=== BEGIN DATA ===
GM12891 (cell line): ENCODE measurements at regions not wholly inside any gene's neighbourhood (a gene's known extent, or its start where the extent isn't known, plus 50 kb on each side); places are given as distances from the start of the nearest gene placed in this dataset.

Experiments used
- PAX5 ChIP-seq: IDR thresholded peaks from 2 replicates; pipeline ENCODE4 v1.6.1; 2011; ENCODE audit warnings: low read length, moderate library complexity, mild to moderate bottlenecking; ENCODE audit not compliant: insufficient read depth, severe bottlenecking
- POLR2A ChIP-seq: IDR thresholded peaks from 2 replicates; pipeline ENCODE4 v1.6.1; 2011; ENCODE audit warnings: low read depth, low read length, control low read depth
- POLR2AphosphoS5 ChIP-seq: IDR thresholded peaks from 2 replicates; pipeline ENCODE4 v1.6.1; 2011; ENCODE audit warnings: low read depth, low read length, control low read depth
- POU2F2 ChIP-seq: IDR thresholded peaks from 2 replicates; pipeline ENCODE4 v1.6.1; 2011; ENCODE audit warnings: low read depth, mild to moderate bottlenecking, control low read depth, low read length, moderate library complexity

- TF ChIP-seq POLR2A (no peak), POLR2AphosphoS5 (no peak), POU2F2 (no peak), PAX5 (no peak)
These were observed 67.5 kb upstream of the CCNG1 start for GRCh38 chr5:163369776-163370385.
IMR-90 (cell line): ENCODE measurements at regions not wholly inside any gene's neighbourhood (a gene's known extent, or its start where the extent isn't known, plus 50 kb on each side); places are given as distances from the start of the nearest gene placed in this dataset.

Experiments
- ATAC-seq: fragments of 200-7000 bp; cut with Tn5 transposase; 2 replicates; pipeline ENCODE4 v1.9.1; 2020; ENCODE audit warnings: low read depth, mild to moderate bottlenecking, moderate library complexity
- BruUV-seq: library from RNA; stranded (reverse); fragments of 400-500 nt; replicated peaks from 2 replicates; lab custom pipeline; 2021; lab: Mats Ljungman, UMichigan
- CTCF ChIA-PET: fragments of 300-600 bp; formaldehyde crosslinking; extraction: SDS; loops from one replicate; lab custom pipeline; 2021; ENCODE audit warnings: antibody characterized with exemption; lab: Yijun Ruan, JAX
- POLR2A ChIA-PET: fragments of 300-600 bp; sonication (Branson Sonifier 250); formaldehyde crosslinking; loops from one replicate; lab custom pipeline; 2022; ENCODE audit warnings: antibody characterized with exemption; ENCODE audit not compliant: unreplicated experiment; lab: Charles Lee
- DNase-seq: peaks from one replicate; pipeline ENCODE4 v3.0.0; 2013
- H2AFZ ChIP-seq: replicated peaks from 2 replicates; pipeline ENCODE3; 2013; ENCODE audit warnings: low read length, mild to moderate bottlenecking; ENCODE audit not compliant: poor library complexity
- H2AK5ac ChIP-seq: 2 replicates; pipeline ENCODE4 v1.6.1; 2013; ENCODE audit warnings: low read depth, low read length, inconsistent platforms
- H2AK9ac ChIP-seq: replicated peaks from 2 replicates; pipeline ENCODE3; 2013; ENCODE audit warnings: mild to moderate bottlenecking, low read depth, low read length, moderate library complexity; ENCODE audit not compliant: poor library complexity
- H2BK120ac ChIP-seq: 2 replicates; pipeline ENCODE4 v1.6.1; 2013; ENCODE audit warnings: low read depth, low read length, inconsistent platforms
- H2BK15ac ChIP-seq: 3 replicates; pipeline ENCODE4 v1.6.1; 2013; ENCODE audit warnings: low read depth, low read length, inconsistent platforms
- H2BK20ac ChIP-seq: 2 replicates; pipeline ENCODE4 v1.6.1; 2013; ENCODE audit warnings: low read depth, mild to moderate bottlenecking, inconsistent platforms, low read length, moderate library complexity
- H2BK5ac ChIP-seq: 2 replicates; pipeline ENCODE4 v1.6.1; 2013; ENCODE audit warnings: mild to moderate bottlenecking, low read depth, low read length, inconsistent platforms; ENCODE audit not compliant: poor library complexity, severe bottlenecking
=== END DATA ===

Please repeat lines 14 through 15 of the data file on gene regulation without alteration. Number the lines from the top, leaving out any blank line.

- POLR2A ChIA-PET: fragments of 300-600 bp; sonication (Branson Sonifier 250); formaldehyde crosslinking; loops from one replicate; lab custom pipeline; 2022; ENCODE audit warnings: antibody characterized with exemption; ENCODE audit not compliant: unreplicated experiment; lab: Charles Lee
- DNase-seq: peaks from one replicate; pipeline ENCODE4 v3.0.0; 2013